LG G4 officially unveiled: Fashion and firepower collide in a flagship!


LG just unveiled its next generation flagship – the G4. The highly anticipated smartphone was announced at dedicated events, held simultaneously in London and New York.

LG focused on three main areas in its presentation – design, display and camera. The genuine leather back which was the headline feature in numerous leaks is indeed the key styling element. LG is proud to have employed vegetable tanning, which is typical of the luxury leather industry and only 10% of leather goods are processed this way.

Not all G4s will ship with a leather back though, and the removable plastic cover will come with a hammered pattern in either ceramic white or metallic gray. Each one will be curved though, albeit only slightly, with a 3000mm radius. The company claims that the gentle curve results in better handling and a 20% increase in rigidity.

The LG G4 packs a 5.5-inch display of QHD resolution. LG has opted for a Quantum LCD panel, which is said to deliver outstanding color accuracy. LG claims the new display boasts 20% wider color reproduction, 25% improvement in brightness and 50% higher contrast than the G3.

The new flagship is powered by the Qualcomm Snapdragon 808, a notch below the 810 top dog. It’s a 64-bit chipset and packs a hexa-core processor in a dual-core Cortex-A57 and quad-core Cortex-A53 arrangement. LG claims that it has worked closely with Qualcomm in customizing the SoC and has achieved a level of performance higher than the Exynos 7420 in daily tasks. 3GB of RAM and 32GB of storage are on board, and expansion via microSD is possible.


The smartphone boots Lollipop out of the box with the company’s latest UX 4.0 overlay. LG is keen to point out that UI has been stripped of bloatware and one such example is the use of Chrome as the sole browser in most markets.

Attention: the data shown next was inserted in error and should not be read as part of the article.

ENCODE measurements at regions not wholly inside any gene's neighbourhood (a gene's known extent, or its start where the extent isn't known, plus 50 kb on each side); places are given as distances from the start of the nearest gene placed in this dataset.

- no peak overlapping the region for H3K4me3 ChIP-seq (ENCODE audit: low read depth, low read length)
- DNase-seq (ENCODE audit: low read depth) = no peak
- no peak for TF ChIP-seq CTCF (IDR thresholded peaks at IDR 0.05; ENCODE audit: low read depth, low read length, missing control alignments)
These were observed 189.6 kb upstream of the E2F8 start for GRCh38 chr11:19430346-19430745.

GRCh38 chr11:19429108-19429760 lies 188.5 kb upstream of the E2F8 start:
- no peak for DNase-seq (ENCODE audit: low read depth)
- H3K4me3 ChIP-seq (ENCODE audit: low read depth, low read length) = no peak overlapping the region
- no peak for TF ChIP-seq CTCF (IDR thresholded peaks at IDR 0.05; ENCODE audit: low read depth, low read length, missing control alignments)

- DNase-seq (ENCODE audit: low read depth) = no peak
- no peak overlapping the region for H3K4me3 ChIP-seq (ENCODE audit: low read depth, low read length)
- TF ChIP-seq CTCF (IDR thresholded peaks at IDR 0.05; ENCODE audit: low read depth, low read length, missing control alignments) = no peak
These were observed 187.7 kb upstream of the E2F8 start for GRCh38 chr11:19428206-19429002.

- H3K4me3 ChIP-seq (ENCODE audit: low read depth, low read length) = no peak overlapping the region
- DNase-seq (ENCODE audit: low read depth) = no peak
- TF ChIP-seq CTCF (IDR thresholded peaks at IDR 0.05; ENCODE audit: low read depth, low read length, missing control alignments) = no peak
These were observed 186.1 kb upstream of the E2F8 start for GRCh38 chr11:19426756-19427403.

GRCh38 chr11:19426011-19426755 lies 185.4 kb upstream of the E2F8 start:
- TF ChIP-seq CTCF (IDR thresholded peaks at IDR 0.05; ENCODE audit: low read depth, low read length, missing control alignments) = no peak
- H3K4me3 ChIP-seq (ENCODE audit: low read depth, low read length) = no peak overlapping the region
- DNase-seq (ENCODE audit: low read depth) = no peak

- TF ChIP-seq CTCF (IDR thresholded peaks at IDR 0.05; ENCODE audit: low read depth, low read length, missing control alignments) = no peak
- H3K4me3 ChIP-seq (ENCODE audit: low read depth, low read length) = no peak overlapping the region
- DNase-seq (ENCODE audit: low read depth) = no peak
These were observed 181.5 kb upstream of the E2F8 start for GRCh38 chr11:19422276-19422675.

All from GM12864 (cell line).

The camera of the G4 took center stage in the announcement, and it has all the merits to deserve it. It utilizes a 16MP sensor with a 1/2.6” diagonal, which sits behind a bright f1.8 lens. This means an 11% increase in gathered light over the f1.9 lens in the Samsung Galaxy S6.

The G4 also comes with optical image stabilization which works over three axes, as opposed to the already capable two-axis system on the G3. Additionally, the OIS system is now able to compensate movements up to two degrees in range, compared to the predecessor’s single degree.

The camera app offers a lot of advanced features including high ISO settings, live histogram and manual shutter speed, and is capable of recording RAW images. The G4 is able to shoot panoramas up to a whopping 104MP, compared to the Galaxy S6 which is capped at 60MP. The main camera is complemented by an 8MP front unit and both are capable of shooting 2160p video.

The LG G4 comes with support for wireless charging, but a dedicated back cover will need to be purchased to use it. Otherwise, the supplied 1.8A charger must be used to fill up the 3,000mAh cell. Power users will be happy to know that the battery is user-replaceable, too.

The G4 will be available on its home Korean market starting tomorrow, but the rest of the world will need to wait a bit more. Pricing is yet to be detailed too.


Apple’s Q2 2015 earnings: 61.2M iPhones, 12.62M iPads, $58.01B revenue!


Apple has posted its [fiscal] second quarter earnings report for 2015 this afternoon, and they are impressive. The Cupertino company beat Wall Street estimates, recording $58.01 billion in revenue on the back of strong iPhone sales.

More than 61 million iPhones were purchased during the usually-slow, post-holiday second quarter. That’s over 4 million above analyst estimates, and it looks like the handset did particularly well in China—up 72% year-over-year.

Here is a breakdown of the numbers this year, vs. Q2 in 2014:

  • Revenue: $58.01 billion vs. $45.6 billion last year
  • iPhone units: 61.2 million vs. 43.7 million last year
  • iPad units: 12.62 million vs. 16.35 million last year
  • Mac units: 4.56 million vs. 4.1 million last year